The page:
Faster STORM using compressed sensing

Journal name:
Nature Methods
Year published:
Published online

In super-resolution microscopy methods based on single-molecule switching, the rate of accumulating single-molecule activation events often limits the time resolution. Here we developed a sparse-signal recovery technique using compressed sensing to analyze images with highly overlapping fluorescent spots. This method allows an activated fluorophore density an order of magnitude higher than what conventional single-molecule fitting methods can handle. Using this method, we demonstrated imaging microtubule dynamics in living cells with a time resolution of 3 s.

At a glance


  1. STORM image analysis using compressed sensing.
    Figure 1: STORM image analysis using compressed sensing.

    (a) Simulations that demonstrate the capability of compressed sensing to identify molecules efficiently at a high density. Scale bars, 300 nm. Also see Supplementary Figure 7 for a low-signal example. (b) Comparison of the efficiency of molecule identification using compressed sensing and single-molecule fitting. The simulation is for an average photon number of 3,000 per molecule and a background of 70 photons per pixel (see Online Methods). Error bars stand for s.d. from repeated simulations. Dashed line marks the case when the number of identified molecules equals the number of molecules in the simulation. (c) Comparison of localization precisions. The y axis is labeled in both FWHM and s.d. The dashed line marks the Cremer-Rao lower bound (CRLB) of single-molecule localization (8.8 nm FWHM). (d) Minimum number of frames to achieve a given overall image resolution for a continuous 2D sample. The line for the fitting method is calculated using a constant 0.58 μm−2 identified molecule density, whereas the curves for the compressed sensing are calculated using identified molecule densities that allow the corresponding localization precisions to match the desired image resolution.

  2. Experimental STORM images using compressed sensing.
    Figure 2: Experimental STORM images using compressed sensing.

    (a) STORM imaging of microtubules in Drosophila S2 cells immunostained with secondary antibody labeled with the Alexa Fluor 647–Cy3 dye pair. Left column, conventional fluorescence image and one raw image frame captured during STORM data acquisition, showing high density of activated fluorophores. Middle column, result of single-molecule fitting, reconstructed from 100 and 500 frames of camera images, respectively. Right column, result for compressed sensing using the same set of camera images. Scale bars, 300 nm. (b) STORM imaging of mEos2-tubulin in a living Drosophila S2 cell. The conventional fluorescence image in the leftmost panel is acquired before STORM imaging. Three snapshots from the STORM movie are displayed, each with 3-s integration time. The dynamics of the microtubules can be clearly observed. See Supplementary Video 1 online.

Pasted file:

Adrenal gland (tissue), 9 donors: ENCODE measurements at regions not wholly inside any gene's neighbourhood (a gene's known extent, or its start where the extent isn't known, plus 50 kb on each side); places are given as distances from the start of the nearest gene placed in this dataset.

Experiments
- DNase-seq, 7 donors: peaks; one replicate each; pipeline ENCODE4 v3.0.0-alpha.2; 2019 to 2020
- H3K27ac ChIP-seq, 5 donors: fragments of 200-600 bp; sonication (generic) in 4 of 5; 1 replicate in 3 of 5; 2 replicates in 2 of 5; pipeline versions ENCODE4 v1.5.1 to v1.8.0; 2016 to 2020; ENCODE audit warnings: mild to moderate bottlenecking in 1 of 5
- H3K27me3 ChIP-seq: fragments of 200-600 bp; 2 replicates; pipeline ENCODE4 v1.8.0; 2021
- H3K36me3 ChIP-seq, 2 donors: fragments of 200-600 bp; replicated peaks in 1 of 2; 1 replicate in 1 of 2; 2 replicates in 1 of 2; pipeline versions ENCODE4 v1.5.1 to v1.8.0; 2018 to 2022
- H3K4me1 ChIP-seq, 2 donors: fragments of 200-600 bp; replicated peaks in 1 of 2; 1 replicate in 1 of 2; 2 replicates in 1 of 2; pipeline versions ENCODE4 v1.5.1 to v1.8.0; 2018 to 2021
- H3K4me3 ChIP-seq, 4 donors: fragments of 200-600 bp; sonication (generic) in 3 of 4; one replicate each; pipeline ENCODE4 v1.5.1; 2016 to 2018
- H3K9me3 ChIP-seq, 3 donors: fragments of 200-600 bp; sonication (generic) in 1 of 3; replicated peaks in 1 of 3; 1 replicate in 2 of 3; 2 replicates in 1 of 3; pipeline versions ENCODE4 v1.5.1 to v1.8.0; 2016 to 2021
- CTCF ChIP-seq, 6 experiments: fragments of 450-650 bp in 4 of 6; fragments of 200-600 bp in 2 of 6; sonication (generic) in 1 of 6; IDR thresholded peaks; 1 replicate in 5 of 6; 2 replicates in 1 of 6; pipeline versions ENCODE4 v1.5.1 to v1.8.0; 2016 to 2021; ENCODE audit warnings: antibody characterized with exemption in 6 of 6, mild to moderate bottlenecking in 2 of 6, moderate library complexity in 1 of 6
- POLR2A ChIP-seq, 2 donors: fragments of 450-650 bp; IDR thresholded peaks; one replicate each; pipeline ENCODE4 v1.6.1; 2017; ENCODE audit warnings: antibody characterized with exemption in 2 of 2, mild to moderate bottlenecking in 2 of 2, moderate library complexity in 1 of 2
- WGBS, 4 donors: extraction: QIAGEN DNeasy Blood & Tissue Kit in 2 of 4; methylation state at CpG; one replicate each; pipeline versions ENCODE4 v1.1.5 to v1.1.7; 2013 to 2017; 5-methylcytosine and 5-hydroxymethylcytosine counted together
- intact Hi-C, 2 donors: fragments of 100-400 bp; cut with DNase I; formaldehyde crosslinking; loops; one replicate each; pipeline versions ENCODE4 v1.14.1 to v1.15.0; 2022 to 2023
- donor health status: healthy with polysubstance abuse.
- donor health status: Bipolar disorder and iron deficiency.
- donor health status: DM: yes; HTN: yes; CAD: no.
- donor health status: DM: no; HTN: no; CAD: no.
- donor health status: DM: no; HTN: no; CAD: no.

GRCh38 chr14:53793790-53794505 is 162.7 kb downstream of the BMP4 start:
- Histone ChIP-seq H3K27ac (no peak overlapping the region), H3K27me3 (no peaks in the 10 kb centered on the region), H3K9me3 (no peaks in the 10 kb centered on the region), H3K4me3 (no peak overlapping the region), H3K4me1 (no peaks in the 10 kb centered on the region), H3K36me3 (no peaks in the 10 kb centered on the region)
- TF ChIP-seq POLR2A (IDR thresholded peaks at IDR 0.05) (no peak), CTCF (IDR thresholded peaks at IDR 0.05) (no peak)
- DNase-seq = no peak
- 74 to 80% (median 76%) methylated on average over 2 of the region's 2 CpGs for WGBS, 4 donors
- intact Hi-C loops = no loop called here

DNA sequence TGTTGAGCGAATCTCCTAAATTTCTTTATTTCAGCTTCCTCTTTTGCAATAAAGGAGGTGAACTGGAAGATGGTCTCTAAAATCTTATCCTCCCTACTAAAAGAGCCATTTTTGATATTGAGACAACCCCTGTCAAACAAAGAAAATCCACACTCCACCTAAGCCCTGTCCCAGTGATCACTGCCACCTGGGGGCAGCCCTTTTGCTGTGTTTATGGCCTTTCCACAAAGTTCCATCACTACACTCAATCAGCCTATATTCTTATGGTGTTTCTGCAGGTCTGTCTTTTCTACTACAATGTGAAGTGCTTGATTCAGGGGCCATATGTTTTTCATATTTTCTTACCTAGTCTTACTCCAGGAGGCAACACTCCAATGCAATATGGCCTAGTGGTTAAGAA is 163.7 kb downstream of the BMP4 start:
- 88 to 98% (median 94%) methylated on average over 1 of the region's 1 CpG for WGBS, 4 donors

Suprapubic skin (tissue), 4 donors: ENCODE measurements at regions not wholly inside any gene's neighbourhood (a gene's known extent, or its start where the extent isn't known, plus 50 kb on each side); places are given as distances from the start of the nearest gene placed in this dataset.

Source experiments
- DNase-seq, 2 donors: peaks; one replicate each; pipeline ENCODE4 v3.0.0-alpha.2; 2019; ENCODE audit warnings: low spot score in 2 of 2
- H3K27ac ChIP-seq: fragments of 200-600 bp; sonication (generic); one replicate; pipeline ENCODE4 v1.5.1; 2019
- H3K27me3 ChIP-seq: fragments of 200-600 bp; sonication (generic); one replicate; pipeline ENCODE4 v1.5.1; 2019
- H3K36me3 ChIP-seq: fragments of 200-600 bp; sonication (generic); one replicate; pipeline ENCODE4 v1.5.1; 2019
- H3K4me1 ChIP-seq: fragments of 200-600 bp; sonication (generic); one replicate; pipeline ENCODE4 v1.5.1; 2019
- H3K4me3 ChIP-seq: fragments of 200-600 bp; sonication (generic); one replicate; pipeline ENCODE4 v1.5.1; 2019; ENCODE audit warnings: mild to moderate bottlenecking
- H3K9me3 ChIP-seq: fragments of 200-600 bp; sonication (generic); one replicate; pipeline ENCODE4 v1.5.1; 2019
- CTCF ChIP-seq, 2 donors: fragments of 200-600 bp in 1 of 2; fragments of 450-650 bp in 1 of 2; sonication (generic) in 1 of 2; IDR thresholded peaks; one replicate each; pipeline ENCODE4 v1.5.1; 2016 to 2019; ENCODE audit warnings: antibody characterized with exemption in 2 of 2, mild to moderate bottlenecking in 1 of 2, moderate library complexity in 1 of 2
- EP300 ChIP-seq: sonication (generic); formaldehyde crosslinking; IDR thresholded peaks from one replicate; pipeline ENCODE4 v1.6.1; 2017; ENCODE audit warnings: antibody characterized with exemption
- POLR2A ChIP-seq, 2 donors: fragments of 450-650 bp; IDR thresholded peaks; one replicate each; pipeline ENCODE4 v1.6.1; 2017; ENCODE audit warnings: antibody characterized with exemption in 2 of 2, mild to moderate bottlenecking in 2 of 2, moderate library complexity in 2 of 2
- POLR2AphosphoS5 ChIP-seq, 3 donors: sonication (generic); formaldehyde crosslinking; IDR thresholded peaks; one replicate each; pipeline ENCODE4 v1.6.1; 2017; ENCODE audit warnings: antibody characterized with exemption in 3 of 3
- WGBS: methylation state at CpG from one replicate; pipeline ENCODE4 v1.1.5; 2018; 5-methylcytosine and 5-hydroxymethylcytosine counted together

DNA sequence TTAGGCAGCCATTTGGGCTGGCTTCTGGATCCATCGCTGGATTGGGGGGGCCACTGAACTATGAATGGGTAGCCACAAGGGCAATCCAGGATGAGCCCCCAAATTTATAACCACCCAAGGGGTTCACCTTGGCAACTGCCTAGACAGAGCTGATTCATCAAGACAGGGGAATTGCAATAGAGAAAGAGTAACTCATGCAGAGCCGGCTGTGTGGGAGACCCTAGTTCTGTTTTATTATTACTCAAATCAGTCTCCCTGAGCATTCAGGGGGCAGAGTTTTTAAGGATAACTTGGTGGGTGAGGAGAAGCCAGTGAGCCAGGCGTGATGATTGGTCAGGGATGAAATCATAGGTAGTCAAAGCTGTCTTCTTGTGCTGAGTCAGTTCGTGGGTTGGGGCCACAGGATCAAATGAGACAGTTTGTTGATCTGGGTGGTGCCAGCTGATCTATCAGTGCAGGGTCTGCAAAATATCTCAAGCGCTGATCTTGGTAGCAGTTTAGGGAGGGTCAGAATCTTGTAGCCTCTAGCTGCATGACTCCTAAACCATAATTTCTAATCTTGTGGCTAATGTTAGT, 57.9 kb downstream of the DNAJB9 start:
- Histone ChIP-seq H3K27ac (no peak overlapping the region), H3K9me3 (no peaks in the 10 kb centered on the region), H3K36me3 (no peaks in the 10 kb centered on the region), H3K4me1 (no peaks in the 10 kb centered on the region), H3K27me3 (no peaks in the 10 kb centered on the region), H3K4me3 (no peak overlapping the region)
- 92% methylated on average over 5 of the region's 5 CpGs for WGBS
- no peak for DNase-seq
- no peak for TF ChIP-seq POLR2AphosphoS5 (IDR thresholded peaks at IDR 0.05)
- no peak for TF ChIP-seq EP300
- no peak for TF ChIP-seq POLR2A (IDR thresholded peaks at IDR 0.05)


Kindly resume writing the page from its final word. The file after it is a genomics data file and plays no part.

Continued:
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Author information


  1. Nuclear and Radiological Engineering and Medical Physics Programs, The George W. Woodruff School of Mechanical Engineering, Georgia Institute of Technology, Atlanta, Georgia, USA.

    • Lei Zhu
  2. Department of Pharmaceutical Chemistry, University of California, San Francisco, San Francisco, California, USA.

    • Wei Zhang &
    • Bo Huang
  3. Tetrad Graduate Program, University of California, San Francisco, San Francisco, California, USA.

    • Daniel Elnatan &
    • Bo Huang
  4. Department of Biochemistry and Biophysics, University of California, San Francisco, San Francisco, California, USA.

    • Bo Huang


L.Z. and B.H. conceived the project and developed the algorithms, W.Z. performed the experiments, D.E. and B.H. analyzed the data, and L.Z. and B.H. wrote the manuscript.

Competing financial interests

The authors declare no competing financial interests.

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Supplementary information

PDF files

  1. Supplementary Text and Figures (745K)

    Supplementary Figures 1–9 and Supplementary Note


  1. Supplementary Video 1 (2M)

    STORM 'movie' of microtubules in a living Drosophila S2 cell stably expressing mEos2-fused tubulin, with a time resolution of 3 seconds. The movie is reconstructed from 4,349 camera frames (77 seconds) and plays 11 times as fast as real time. Three snapshots from the movie are shown in Figure 2b. Scale bar, 1 μm.

Zip files

  1. Supplementary Software (229K)

    Matlab code for STORM data analysis using compressed sensing.

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